Velasquez's son-in-law, Juan Bautista Martínez del Mazo, fairly inconspicuous in the market, made a much-remarked appearance with this panoramic view of Pamplona.
Juan Bautista Martinez del Mazo (ca. 1612-1667), View of Pamplona, oil on canvas, 65.5 x 132 cm.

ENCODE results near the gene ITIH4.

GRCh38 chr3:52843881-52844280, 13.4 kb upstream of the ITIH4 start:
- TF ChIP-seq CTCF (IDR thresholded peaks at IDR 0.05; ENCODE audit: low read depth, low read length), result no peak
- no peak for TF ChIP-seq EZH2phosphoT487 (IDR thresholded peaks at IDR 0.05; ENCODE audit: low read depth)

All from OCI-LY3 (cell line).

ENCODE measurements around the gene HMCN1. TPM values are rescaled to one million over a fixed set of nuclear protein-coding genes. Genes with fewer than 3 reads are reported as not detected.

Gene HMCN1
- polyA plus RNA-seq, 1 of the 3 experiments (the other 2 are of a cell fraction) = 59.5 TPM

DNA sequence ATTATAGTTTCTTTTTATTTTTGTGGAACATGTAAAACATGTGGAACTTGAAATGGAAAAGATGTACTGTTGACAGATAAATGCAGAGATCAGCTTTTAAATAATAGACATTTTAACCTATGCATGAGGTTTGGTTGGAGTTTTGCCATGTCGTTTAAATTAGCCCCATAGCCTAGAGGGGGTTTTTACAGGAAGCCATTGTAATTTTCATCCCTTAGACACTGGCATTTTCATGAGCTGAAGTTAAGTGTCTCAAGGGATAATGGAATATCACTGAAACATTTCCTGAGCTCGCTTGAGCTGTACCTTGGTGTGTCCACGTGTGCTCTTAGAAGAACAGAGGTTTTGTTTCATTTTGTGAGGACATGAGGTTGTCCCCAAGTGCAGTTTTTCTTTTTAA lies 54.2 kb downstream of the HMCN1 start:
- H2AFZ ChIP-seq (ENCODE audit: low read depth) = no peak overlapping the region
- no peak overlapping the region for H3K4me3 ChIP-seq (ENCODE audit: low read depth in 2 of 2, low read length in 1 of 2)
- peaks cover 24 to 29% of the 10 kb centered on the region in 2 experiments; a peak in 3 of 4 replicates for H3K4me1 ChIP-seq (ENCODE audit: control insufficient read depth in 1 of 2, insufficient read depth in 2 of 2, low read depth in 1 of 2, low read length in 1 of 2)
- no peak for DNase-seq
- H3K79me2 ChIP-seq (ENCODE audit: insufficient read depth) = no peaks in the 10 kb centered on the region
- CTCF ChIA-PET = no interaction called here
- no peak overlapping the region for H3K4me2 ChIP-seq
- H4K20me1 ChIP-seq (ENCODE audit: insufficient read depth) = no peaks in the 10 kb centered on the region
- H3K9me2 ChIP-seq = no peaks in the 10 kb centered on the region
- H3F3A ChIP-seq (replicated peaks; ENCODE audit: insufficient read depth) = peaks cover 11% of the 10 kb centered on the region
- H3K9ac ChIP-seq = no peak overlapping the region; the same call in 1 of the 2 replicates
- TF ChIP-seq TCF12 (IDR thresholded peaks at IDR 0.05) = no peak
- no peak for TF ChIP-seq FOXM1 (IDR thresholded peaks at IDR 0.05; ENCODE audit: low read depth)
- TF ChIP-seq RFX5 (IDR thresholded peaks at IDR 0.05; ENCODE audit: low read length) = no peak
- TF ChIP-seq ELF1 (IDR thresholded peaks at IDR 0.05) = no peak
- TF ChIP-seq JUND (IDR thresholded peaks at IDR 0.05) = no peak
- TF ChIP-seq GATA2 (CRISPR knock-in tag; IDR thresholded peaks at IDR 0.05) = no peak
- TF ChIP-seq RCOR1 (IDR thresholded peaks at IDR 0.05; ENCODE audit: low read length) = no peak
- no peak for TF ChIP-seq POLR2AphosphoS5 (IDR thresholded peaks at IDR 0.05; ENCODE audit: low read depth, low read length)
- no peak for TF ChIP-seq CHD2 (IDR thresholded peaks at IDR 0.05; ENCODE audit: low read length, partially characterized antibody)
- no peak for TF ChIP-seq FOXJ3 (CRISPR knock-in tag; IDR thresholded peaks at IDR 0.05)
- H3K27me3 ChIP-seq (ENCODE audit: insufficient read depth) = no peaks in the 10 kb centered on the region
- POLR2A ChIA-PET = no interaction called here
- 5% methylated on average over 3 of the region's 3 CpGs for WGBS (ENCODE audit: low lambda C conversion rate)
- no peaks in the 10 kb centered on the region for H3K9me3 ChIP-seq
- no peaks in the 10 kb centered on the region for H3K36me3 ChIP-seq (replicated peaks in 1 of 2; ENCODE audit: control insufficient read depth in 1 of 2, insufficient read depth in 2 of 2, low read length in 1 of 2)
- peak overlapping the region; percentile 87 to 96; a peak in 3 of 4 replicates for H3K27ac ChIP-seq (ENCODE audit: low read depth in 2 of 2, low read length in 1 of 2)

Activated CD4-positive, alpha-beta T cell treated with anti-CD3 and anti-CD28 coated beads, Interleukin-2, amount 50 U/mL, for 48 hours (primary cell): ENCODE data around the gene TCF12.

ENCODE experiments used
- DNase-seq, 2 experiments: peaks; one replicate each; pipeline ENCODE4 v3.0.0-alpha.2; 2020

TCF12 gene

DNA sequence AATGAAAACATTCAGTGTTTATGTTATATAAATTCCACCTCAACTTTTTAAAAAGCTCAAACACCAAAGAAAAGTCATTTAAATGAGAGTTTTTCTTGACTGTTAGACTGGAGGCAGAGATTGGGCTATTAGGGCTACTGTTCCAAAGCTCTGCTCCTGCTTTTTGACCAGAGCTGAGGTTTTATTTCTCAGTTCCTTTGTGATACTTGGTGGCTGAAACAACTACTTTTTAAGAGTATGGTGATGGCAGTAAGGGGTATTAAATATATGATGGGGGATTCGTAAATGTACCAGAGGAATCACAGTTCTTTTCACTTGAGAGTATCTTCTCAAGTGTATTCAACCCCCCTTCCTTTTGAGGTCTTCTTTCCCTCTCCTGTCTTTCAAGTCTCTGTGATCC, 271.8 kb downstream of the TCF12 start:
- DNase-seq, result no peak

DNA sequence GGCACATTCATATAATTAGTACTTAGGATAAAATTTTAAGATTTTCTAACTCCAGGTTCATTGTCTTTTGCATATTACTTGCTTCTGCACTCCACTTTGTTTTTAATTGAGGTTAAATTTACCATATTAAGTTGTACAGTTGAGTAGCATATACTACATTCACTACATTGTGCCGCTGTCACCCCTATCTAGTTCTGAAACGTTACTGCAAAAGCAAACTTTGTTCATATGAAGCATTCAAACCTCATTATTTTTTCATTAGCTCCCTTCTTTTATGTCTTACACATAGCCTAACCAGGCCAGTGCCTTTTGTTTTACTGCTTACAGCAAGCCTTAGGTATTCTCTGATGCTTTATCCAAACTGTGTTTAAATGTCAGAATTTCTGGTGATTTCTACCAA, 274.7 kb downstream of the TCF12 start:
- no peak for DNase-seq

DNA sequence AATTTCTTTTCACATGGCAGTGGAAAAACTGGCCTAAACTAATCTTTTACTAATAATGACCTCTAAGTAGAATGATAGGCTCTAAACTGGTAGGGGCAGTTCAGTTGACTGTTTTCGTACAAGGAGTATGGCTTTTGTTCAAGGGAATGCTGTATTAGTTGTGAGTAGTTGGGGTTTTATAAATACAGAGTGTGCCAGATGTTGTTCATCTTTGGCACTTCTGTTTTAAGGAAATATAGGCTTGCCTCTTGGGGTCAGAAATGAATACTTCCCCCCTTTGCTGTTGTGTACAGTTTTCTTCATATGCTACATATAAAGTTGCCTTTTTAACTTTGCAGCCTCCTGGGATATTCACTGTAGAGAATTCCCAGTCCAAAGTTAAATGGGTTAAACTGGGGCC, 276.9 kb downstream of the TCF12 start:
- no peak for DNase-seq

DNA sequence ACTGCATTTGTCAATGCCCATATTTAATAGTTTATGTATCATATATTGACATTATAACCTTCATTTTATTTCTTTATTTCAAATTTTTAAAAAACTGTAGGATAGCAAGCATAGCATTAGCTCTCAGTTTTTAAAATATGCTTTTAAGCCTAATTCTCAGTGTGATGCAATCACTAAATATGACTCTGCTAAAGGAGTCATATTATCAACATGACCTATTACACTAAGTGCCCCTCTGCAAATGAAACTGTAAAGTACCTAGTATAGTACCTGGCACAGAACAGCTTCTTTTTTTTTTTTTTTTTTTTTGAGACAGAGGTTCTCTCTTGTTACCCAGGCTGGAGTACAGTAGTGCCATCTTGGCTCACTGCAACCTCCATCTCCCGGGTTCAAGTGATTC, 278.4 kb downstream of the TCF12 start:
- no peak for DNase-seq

As we learn from documentation in the Prado Museum, del Mazo's "assimilation of the style of Diego Velasquez (his teacher and then father-in-law from 1633 – Ed.) sometimes causes problems in attributing some works to the master or his pupil." Juan Bautista Martínez del Mazo (c. 1612-1667) came closest to the Seville artist's style above all in his portraits of prominent court and official figures, in terms of both iconography and technique. His record at auction (£193,250, Sotheby’s, London, 7 July 2011) was incidentally garnered by his full-length portrait of Velasquez. However, we know that the protection of the great master of the Spanish golden age enabled him to launch his own career in the early 1640s. He accompanied the luckless prince Baltasar Carlos (who died in 1646 at 16), to whom he taught drawing, on his visits around the kingdom. In 1657, probably encouraged by his former teacher, he travelled to Italy, where we know he visited Rome and Naples, and focused on reproducing classical architecture. On his return, this led him to produce works that were relatively atypical in 17th century Spanish painting, abandoning religious subjects in favour of portraits, copies and sometimes imaginary landscapes dotted with antique buildings enlivened by little mythological figures. His work then became more personal, showing a fairly liberated view of nature and imbued with a highly modern almost atmospheric feel. The artist is rare in the market; the Artnet site references only ten paintings formally attributed to him. In obtaining €126,000, this View of Pamplona provided his second highest price and set a French record along the way. His city views remain few and far between, the one of Zaragoza being the best-known (Prado Museum), meaning that the one here hardly went unnoticed. It sheds new light on the work of an artist who, thanks to further discoveries and studies by art historians, has proved to be far more than a simple follower.